March 21, 2011
Mark Brennan, 570-340-5244
SCRANTON, Pa. – Steamtown National Historic Site partnered with the Scranton School District in 2010 to participate in the National Park Service "Teacher- Ranger-Teacher" Program.
John Marshall Elementary third grade teacher Ms. Ann Kisthart partnered with Interpretive Park Ranger and TRT Program Coordinator Suzanne Rozdilski to complete an eight-week program last summer working as a uniformed Park Ranger. Ms. Kisthart worked to review the Park's elementary education programs, assist with the Park's public tours, catalogue books at the Park library, and staff the Visitor Center. She is combining the knowledge learned and experiences gained into her classroom lessons during the current school year. She will don her NPS uniform in class during National Park Week (April 16 – 24) and discuss her summer as a Park Ranger. Ms. Kisthart will continue to share her experiences with her students when they visit the Park on Thursday, April 28.
National Parks enrich the lives of many in this nation. They provide access to the powerful ideas, values, and meanings associated with the remarkable cultural, natural, and recreational heritage of the United States. The National Park Service strives to provide opportunities for all Americans to connect to their national heritage through the national parks. However, these opportunities are lacking for some — often due to a variety of social and economic factors. The Teacher-Ranger-Teacher (TRT) Program offers a solution by linking National Park units with teachers from predominantly Title 1 school districts, and Steamtown NHS and the Scranton School District were partnered in 2010 to present this opportunity to middle-school students in the District.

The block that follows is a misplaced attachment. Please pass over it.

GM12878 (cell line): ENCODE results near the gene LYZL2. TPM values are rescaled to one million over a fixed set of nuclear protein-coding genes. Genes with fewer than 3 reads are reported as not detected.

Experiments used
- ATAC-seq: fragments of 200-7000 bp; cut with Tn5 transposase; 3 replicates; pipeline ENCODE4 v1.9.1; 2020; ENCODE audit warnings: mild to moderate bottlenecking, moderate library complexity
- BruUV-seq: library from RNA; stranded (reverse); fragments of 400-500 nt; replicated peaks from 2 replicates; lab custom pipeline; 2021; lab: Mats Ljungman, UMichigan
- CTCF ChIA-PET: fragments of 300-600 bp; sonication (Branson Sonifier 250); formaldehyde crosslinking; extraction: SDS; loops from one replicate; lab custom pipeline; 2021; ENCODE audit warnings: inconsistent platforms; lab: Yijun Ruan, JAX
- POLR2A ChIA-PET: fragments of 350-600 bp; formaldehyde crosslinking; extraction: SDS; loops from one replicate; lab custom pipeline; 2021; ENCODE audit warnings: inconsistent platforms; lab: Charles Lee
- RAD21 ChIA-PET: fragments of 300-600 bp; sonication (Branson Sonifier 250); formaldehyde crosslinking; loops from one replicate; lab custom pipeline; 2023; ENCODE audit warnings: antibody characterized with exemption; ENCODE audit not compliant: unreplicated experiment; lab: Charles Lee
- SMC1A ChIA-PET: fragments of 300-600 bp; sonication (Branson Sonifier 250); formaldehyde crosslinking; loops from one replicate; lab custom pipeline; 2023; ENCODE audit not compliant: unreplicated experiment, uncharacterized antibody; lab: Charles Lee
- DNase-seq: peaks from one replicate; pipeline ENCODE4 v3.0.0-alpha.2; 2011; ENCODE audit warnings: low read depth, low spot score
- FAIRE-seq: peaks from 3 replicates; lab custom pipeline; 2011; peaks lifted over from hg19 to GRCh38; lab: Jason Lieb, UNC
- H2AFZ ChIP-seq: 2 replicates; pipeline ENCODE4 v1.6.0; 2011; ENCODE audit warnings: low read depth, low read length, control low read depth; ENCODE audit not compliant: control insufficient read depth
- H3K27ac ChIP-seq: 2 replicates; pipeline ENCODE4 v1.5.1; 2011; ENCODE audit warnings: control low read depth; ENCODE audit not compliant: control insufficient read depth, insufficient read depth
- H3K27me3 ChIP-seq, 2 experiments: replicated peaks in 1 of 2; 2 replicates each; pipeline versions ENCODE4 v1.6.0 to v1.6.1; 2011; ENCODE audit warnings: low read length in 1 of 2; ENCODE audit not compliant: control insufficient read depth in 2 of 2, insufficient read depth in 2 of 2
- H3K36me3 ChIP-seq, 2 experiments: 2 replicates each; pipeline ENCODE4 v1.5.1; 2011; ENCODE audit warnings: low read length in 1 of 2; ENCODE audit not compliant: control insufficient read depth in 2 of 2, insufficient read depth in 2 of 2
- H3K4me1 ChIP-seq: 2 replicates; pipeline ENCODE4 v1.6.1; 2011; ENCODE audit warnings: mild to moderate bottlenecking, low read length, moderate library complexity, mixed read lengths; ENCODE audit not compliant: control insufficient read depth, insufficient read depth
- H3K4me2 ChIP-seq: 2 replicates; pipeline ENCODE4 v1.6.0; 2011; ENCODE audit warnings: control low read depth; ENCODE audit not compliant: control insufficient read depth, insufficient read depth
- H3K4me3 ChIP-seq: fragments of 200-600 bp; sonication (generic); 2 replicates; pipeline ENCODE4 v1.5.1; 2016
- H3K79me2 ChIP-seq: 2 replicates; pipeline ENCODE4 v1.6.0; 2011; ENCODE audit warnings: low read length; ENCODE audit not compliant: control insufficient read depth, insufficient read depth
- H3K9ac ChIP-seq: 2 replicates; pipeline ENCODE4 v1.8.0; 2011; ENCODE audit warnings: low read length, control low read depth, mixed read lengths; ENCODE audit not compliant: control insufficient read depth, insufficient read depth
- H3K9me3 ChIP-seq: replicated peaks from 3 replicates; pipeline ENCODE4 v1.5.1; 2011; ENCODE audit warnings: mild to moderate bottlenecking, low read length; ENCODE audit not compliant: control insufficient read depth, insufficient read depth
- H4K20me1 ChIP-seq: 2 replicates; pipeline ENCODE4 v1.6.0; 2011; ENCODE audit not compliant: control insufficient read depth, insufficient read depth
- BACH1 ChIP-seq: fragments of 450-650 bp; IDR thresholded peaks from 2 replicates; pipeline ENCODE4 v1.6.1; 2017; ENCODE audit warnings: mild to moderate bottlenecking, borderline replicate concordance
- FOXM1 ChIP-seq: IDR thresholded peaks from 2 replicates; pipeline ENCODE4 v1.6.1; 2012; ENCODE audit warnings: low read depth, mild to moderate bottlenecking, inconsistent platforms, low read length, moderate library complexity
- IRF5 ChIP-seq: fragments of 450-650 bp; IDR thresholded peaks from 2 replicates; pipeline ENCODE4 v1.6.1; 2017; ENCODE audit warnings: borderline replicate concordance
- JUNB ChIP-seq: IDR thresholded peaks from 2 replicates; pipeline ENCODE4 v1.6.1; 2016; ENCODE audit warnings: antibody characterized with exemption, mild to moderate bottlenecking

Ms. Kisthart commented that, "I developed a yearlong lesson plan that integrates Steamtown NHS into my Social Studies unit on communities. The students will learn about many aspects of Steamtown, the steam engine, and the role railroading played in the development of our community. After my students learn about the whistle signals and hand signals, they will teach the signals to a first grade class. Additionally, my students will complete a poster project that will be displayed at Steamtown's History Museum during National Park Week. I know they will be especially excited about this part of our curriculum plans!"
The "Teacher-Ranger-Teacher" program began in Colorado in 2003 and became a nationwide program in 2007. During the summer of 2010, parks had more than 125 Teacher Rangers in uniform learning about their national heritage and serving National Park visitors.
Located in downtown Scranton, Pa., Steamtown NHS is open daily from 9:00 a.m. until 5:00 p.m. Information on Park curriculum-based education programs may be obtained by calling (570) 340-5306 during business hours, or by visiting "For Teachers" at the Steamtown NHS web site, www.nps.gov/stea anytime!
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